Epic Software index login search
spacer
 
Blog Archive
2016
June (1 )
2013
December (1 )
August (2 )
July (1 )
March (1 )
February (3 )
2012
December (1 )
November (1 )
August (2 )
July (1 )
June (3 )
May (1 )
April (2 )
March (3 )
February (2 )
January (6 )
2011
December (4 )
November (4 )
October (6 )
September (6 )
August (6 )
July (4 )
June (4 )
May (7 )
April (6 )
March (4 )
February (4 )
January (5 )
2010
December (6 )
November (3 )
October (3 )
September (1 )
August (3 )


By Bloger
Vic (30 )
Anthony (2 )
Andrew (3 )
Adam (2 )

Back to the Blog

Our Blog

RSS Feed for this Blog

   
title_blog.jpg

Setting the Piles, Beams and Foundation Forms

December 7, 2010 - Over the past week, Mr. Brooks and his crew completed their dirt work on the site; then turned their attention to drilling the piles, setting the beams, and building the foundation walls. Besides a few clouds now and then, the weather has been near perfect. To say it is important to get the foundation right is a bit of an understatement. An error at this stage can cascade in all kinds of rework and additional costs later. This is the time to check and recheck all drawings.

Work began by determining the elevation for the floor. This may sound simple, but you must keep in mind that the container floor sits 6.5" off the ground to begin with, and added to that is the height of any floor coverings you plan on adding later. We wanted to be able to walk from a container directly into the green screen studio without the need to step up or down. This would require at least two different form heights. 

To insure that the new building meet all ADA codes, we asked George Harris to stop by for a short meeting.  We went through the 3D sketchup file and showed him the changes we made after moving the Creative Co-Op from behind our current building to the front. We literally went from room to room to insure that all door widths, hardware, floor transitions, and other code requirements were met. 

There are many ADA building factors to consider.  One thing we all learned at the meeting was that any openings less than 6'8" high, require a wall stop at the floor.  For example, under the stairs in our utility room, we must put an object of some sort under the stairs - more specifically directly under the stair riser that measures 6'8" off the ground.  He suggested a file cabinet.  The purpose of this is to help those who are blind.  When a blind person using a cane walks, they swing it in front of them.  If they hit something that alerts them that an object is in front of them and to proceed with caution.  Without something on the floor, they could swing the cane, not hit anything, and easily walk into a stair riser.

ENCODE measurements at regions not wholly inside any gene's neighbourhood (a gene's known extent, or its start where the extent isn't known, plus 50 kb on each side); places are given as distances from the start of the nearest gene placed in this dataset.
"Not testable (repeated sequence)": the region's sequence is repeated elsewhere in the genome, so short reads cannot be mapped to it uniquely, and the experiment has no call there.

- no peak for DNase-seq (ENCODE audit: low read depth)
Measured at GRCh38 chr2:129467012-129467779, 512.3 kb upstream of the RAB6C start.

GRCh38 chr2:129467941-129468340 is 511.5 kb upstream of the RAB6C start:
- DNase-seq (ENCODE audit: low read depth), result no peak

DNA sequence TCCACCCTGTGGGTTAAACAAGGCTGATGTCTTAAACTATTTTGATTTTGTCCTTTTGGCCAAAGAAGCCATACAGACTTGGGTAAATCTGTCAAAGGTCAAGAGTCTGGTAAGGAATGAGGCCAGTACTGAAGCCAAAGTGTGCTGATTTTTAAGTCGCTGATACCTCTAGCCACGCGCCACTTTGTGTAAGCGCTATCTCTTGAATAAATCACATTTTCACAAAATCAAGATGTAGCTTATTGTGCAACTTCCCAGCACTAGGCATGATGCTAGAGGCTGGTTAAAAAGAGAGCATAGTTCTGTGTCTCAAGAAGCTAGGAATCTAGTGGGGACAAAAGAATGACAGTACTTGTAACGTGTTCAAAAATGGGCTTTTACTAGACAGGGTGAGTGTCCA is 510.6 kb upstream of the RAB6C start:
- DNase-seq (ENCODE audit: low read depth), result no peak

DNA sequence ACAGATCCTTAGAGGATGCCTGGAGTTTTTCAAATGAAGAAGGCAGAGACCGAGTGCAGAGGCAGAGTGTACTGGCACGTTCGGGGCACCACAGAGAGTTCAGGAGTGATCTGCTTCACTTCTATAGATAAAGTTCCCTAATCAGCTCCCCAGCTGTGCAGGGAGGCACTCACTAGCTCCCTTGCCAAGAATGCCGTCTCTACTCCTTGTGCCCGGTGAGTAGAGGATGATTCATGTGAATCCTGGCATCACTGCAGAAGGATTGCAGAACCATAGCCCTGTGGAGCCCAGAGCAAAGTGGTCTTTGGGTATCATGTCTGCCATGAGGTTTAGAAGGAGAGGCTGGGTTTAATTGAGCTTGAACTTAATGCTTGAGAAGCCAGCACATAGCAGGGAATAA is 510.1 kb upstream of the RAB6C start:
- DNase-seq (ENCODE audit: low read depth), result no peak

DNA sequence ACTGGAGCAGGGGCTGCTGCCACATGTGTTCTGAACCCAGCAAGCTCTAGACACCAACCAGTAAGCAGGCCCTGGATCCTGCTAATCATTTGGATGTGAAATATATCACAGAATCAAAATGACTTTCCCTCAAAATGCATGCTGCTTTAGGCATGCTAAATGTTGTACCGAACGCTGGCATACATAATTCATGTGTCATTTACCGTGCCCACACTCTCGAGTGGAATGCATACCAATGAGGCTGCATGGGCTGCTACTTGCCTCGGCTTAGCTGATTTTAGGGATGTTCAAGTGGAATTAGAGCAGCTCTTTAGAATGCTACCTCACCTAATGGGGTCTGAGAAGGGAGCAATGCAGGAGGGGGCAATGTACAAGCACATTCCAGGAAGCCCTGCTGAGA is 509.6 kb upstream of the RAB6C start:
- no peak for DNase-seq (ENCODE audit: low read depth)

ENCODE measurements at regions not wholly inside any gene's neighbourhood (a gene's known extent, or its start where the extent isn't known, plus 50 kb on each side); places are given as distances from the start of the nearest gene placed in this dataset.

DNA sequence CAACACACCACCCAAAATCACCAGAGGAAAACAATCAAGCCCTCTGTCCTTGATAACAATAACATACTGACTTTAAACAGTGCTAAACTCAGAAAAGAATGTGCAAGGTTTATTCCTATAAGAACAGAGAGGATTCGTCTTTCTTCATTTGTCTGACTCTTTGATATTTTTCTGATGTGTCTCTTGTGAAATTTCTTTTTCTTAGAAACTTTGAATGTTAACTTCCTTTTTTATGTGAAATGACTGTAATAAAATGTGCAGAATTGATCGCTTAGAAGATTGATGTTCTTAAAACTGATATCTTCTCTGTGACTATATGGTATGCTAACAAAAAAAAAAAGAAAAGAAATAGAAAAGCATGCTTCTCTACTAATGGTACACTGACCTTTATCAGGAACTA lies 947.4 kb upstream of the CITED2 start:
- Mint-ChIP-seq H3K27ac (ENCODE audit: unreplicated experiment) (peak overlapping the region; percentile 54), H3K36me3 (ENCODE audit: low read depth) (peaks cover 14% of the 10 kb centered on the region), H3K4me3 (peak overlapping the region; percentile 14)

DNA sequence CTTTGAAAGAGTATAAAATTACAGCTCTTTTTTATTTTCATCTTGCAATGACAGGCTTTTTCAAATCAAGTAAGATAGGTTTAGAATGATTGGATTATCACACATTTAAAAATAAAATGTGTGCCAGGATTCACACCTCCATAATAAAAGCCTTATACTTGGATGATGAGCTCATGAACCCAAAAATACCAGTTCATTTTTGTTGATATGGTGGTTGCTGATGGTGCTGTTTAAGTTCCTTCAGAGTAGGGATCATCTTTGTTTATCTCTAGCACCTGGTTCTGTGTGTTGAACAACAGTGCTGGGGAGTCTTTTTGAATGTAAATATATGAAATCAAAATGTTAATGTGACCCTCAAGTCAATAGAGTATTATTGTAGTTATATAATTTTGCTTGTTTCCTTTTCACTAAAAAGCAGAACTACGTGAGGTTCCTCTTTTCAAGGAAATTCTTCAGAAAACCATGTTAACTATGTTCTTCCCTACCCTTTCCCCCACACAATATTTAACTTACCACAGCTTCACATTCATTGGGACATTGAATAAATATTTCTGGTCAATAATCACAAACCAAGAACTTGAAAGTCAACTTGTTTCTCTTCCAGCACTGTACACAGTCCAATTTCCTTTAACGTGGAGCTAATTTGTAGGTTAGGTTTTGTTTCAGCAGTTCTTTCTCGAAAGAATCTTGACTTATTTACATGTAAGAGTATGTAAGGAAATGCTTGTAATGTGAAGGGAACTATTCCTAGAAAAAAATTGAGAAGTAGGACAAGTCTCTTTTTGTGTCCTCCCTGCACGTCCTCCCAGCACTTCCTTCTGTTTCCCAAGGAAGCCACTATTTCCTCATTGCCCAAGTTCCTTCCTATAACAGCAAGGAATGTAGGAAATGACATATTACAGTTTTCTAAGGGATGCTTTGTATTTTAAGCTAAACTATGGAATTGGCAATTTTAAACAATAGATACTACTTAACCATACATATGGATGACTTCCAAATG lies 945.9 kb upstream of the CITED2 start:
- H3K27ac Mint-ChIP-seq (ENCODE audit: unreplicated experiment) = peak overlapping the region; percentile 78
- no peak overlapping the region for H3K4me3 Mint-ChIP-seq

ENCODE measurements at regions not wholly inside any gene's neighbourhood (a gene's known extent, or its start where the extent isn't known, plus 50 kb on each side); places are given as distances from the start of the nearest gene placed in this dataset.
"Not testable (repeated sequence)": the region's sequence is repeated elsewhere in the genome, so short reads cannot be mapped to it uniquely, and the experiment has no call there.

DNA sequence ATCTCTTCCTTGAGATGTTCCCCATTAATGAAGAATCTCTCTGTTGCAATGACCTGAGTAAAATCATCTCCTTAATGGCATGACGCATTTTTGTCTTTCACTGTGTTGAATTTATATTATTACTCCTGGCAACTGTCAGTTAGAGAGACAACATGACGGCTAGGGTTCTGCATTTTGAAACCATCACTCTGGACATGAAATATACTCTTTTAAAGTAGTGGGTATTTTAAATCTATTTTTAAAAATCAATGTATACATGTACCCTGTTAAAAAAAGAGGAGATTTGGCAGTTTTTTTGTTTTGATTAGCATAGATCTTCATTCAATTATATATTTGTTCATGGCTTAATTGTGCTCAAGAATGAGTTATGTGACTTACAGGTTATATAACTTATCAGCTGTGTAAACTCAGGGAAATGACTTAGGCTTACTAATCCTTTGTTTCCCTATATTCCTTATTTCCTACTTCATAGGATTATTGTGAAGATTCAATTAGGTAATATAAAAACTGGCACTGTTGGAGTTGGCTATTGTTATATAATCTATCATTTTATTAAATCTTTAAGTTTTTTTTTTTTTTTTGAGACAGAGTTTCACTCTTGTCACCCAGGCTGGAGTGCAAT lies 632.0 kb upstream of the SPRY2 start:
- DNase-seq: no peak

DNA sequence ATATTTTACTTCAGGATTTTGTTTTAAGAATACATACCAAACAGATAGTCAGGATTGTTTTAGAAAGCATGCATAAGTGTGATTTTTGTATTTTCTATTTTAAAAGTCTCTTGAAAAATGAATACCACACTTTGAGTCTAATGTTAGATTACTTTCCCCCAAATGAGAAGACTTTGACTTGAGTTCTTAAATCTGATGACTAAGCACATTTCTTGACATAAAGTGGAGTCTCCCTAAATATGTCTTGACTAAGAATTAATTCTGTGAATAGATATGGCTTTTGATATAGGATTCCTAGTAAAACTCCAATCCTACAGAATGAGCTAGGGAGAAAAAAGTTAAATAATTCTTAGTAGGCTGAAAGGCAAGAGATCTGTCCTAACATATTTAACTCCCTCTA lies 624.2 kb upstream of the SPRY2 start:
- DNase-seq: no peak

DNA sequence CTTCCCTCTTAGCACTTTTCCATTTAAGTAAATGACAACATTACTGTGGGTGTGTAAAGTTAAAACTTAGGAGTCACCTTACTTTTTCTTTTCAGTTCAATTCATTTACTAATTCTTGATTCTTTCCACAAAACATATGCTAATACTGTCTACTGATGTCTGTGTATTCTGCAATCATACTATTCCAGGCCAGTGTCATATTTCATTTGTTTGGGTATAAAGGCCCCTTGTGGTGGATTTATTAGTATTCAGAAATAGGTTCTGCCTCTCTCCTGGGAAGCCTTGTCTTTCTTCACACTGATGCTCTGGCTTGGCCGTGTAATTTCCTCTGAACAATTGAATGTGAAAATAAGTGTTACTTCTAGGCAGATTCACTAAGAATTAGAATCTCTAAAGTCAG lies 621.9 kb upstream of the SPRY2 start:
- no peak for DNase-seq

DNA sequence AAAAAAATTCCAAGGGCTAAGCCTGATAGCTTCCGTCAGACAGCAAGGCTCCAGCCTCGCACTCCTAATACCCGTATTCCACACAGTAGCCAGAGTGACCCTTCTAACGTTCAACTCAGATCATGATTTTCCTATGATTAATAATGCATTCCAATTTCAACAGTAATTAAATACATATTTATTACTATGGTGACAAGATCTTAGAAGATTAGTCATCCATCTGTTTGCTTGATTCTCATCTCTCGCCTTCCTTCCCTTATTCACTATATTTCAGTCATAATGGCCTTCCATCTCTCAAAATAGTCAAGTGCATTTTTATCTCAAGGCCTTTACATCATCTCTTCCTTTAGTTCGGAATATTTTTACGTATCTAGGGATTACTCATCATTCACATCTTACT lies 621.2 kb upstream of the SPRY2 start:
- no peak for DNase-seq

An entire blog post can be devoted to ADA requirements, and as we get further into the project we will write more about these regulations.  While some seem reasonable, others may be excessive - especially for a building our size.

The photos at the right will take you through the step-by-step process of drilling the holes for the piles, setting the beams and building the foundation forms.  As I am writing this, I can hear the cement truck pulling up to our site.  Today, we will pour half the foundation.  Our next blog post will detail the cement pour and final foundation work.




Posted by Vic Cherubini on December 08, 2010


Send this article to your friends
Facebook Email Digg Designfloat del.icio.us Ask Google Twitter Amazon Wishlist Nujij BuddyMarks Squidoo MySpace Multiply LinkedIn oneview Bebo

Post A link on your blog or webpage!

Post URL on your blog or webpage!

E-Mail As A link Mailto
Add to your Favorites
More Shareing Options

Comments


No Comments made yet


Leave a comment

Name:
Email:
Your Comment
Notify me of follow-up comments?
 



Mr. Brooks (Foundation Contractor, Ron Saikowski (Engineer) and David Cox (Project Manager) review the plans.

Test bore to determine the quality of the soil.

First few feet of soil is powder sand, but then gets very hard. Note the size of the chunks of dirt coming out of the bottom of the hole.

Each hole was drilled to a depth of 11'.  28 holes were drilled - on average 5-10 minutes per hole.

This electronic level helped insure the exact height of each pile plate.

Forms measuring 16 inch by 16 were created and placed precisely over the bore hole.

This is the bell tool coming out of the hole.  The dirt was so solid, water was poured down the hole to soften it.

Sebastian Andrade checking over the piles to make sure each is in the correct place.

The bottom bell of the hole is first filled with concrete.

The re bar frame is then lowered into the hole, and it is filled with concrete.

A perfect pour, combined with a perfect plate placement, results in a perfectly level pile.

Here is a trick of the trade.  Mr. Brooks uses duct tape to help him control the position of the metal plate as he lowers it into the concrete.

Sebastian did all of the Sketchup Files on this project and the 3D Renderings.

This is the re bar configuration for a beam. It is placed to a depth of 24

Mr. Brooks controls the pour as the foundation crew levels the concrete in the form.

Crew Boss Sebastian cuts a grove around the foundation forms.

This machine is used to tamp down the earth and get the foundation floor level and ready for the vapor barrier.

Two additional trucks of clean fill dirt were required to level the foundation.

The vapor barrier is put in place and the re bar is laid out. It is late in the afternoon and the crew calls it a day.

 
 
spacer